MIDI Sequencer Updated – Slave Mode

I’ve just uploaded a revised version of the MIDI sequencer to the repository; this version adds a Slave mode, which allows the sequencer to advance steps on triggers sent by an external module. 

To engage Slave Mode, you turn the module ON while pressing the button for about five seconds, just enough to go through the battery check; then the main LED turns off, and it’s ready to receive triggers through the I/O 4. With the module on battery, I’ve successfully tested 3 and 5V triggers.

Operation is identical to the Master Mode; you can edit, reverse, transpose or add octaves to the pattern in the way you usually would. You can also set the module’s internal tempo, which affects how it reacts to the external triggers:

  • Triggers faster than the internal tempo are ignored, e.g., if you are receiving triggers at 120 bpm but the internal tempo is 60 bpm, you’ll be sending MIDI notes at 60 bpm. As a rule of thumb, the unit sends notes at whatever tempo is slowest
  • MIDI note lengths are based on the internal tempo. Having a slow internal tempo in comparison to the external won’t result in overlapping (by design), but having a very fast internal tempo in comparison to the external gives you short notes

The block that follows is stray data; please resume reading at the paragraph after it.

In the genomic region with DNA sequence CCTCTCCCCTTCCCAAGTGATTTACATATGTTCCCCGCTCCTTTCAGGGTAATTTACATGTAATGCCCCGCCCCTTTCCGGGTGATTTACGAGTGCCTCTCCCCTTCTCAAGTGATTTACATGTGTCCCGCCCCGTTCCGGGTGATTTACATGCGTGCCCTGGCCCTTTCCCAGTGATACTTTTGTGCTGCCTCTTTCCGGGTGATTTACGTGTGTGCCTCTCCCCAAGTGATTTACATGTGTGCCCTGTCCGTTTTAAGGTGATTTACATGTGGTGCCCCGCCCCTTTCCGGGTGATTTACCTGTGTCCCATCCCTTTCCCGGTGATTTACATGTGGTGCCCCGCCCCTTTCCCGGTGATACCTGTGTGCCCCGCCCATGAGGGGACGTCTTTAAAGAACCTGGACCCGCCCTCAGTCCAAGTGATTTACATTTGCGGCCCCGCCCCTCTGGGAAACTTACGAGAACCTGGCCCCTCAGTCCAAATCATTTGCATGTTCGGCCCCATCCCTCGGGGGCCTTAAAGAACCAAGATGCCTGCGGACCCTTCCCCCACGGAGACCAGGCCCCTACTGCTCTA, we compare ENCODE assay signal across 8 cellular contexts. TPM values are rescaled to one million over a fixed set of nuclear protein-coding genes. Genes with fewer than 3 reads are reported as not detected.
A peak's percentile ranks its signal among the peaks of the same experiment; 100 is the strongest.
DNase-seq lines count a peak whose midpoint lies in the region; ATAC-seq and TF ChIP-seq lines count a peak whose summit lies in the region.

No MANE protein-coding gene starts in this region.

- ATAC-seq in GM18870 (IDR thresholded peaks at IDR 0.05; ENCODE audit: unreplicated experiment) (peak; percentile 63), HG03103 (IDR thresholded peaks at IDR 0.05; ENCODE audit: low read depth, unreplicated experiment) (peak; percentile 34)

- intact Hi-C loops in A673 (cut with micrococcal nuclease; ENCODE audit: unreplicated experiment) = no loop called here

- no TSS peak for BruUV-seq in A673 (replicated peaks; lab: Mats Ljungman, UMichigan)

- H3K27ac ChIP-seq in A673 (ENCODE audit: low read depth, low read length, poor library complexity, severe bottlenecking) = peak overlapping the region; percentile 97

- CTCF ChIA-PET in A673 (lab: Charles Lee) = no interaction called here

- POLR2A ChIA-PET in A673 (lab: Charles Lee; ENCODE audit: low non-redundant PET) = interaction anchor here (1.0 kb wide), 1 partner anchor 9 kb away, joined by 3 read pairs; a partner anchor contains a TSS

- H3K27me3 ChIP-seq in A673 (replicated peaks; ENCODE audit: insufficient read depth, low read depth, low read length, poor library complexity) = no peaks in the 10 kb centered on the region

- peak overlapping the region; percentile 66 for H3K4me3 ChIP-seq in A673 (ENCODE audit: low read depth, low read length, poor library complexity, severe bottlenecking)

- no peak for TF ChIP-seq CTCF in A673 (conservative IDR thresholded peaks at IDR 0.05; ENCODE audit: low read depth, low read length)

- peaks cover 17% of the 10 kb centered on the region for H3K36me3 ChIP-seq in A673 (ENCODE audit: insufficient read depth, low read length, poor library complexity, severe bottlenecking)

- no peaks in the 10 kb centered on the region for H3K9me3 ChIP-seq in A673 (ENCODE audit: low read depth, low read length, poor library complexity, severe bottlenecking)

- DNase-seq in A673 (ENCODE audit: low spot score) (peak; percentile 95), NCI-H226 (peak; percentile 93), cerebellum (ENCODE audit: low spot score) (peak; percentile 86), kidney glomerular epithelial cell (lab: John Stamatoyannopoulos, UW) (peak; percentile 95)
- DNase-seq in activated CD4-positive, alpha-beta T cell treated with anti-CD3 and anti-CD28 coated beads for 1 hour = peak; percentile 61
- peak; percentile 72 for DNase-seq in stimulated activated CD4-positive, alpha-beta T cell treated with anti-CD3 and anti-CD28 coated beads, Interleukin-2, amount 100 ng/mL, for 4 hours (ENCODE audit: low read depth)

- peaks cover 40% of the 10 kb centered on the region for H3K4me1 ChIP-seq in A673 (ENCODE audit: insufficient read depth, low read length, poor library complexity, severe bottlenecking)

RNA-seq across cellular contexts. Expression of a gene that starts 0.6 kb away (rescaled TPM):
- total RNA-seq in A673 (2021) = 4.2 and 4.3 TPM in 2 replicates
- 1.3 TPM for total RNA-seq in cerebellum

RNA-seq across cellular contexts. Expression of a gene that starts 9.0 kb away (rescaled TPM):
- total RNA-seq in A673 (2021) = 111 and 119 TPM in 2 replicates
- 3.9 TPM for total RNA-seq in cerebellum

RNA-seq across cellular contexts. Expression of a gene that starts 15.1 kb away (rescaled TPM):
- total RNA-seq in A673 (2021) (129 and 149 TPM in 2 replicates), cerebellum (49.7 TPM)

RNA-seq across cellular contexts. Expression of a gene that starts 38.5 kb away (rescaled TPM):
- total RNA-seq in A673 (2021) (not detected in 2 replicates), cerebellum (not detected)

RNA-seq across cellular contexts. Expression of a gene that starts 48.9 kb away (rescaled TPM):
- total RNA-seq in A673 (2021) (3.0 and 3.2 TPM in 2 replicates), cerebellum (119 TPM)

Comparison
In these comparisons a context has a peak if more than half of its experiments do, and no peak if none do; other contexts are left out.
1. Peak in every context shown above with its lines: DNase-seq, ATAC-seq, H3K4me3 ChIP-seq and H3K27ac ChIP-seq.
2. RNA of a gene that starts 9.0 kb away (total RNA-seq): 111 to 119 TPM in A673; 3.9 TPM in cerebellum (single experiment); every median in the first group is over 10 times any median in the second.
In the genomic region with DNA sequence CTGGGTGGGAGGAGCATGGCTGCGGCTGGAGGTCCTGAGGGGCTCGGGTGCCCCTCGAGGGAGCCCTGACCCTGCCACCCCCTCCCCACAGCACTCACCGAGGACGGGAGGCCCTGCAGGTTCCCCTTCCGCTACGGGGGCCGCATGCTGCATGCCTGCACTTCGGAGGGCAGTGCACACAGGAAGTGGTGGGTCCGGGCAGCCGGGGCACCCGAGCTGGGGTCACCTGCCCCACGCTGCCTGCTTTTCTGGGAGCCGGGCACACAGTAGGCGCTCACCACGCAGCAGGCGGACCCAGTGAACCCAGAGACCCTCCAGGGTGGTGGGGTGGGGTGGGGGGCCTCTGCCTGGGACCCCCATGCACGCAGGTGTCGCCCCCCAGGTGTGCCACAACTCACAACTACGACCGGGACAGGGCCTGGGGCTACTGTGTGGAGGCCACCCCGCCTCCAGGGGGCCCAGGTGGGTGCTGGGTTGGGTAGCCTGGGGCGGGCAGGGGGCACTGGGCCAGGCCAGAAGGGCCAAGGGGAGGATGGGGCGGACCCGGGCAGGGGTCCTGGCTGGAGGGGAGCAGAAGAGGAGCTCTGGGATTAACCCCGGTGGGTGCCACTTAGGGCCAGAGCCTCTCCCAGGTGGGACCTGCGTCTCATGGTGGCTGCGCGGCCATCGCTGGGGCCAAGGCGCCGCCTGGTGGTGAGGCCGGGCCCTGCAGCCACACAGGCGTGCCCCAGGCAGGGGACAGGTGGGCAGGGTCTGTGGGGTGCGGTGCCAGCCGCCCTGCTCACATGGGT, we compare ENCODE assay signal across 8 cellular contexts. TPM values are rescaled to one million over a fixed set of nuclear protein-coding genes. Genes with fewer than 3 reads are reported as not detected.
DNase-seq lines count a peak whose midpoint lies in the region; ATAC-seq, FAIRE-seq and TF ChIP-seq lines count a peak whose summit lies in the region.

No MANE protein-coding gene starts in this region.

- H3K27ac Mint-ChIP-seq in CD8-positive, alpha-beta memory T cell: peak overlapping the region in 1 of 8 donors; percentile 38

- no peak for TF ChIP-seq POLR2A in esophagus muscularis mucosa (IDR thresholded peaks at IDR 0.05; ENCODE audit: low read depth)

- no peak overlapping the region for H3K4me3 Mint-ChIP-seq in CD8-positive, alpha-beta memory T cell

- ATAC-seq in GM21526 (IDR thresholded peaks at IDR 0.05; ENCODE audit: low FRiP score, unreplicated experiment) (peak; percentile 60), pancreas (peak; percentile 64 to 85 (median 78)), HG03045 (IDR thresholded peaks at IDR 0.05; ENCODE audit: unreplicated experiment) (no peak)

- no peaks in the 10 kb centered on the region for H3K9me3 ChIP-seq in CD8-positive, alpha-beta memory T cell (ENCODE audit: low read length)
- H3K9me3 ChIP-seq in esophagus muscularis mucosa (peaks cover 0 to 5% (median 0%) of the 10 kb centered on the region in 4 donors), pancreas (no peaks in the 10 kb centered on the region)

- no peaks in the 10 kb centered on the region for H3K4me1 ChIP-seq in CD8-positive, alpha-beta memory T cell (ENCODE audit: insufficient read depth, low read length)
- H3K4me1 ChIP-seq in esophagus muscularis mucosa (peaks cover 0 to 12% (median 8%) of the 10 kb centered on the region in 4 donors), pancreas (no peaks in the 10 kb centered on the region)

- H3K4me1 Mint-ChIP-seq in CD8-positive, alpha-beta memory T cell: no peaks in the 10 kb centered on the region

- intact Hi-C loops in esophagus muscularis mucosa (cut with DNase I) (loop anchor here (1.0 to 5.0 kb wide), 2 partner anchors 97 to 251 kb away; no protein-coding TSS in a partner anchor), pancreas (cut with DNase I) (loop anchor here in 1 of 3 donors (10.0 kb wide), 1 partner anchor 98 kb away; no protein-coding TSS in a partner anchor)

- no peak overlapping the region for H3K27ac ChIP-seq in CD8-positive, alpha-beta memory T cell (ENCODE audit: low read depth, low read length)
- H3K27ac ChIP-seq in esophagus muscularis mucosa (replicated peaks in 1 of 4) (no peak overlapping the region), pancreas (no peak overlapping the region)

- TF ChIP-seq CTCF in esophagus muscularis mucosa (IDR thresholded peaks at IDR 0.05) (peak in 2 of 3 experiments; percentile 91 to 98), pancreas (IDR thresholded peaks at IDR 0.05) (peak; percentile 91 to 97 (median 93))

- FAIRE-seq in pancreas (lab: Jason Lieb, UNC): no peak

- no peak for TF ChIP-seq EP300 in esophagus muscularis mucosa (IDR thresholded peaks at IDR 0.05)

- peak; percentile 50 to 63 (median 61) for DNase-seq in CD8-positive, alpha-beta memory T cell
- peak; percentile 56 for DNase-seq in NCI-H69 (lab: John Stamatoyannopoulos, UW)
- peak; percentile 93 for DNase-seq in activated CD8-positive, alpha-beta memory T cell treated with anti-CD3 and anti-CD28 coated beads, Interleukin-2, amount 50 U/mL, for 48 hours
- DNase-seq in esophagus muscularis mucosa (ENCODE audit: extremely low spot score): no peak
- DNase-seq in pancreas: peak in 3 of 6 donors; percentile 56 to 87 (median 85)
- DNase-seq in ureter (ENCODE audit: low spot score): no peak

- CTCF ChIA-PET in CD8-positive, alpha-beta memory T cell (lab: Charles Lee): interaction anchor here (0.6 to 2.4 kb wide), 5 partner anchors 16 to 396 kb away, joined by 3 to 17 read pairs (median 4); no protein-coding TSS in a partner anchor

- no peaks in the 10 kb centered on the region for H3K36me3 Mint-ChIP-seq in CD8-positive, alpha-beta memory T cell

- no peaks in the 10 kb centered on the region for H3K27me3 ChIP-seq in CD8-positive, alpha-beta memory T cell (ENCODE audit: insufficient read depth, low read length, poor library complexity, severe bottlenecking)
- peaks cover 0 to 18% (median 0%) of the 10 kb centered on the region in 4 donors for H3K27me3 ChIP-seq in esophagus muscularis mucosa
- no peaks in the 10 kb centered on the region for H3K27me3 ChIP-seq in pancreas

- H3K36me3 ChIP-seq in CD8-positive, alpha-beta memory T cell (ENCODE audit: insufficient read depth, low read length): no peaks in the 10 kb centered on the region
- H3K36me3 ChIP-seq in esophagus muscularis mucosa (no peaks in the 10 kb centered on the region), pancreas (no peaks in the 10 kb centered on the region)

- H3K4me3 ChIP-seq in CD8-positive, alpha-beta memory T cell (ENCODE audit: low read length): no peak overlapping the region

• Currently, a module in Master Mode can reach faster tempos than a module in Slave Mode can respond to, though the current range in Slave Mode is more than adequate for music purposes (and beyond)

Finally, I’ve also revised the Master Mode so that it send triggers consistently even while editing a pattern; note that a module in Master Mode sends both its own MIDI sequence and external triggers, so with two modules you can control two synthesizers in sync -and with three modules you can control three synthesizers, if you take an extra trigger output from the Master’s programming header-.

Special Thanks to Bernd Deckers , who prompted me to add this feature.

Posted in Development.

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